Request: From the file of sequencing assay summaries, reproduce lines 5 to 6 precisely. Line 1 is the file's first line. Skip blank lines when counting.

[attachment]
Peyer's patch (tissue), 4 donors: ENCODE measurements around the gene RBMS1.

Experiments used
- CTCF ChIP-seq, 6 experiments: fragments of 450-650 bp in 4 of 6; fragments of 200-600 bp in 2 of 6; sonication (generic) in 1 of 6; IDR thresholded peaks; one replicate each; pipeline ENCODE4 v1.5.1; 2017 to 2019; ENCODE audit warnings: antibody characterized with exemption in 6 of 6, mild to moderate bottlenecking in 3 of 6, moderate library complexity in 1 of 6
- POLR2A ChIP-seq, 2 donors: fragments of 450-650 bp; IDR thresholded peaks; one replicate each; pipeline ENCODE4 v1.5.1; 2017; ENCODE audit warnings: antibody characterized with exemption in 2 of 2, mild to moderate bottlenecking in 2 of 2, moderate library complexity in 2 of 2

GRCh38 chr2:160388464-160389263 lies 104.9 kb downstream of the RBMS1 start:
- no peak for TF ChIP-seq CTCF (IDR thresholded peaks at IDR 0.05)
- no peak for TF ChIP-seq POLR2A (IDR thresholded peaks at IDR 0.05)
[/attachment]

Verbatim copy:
GRCh38 chr2:160388464-160389263 lies 104.9 kb downstream of the RBMS1 start:
- no peak for TF ChIP-seq CTCF (IDR thresholded peaks at IDR 0.05)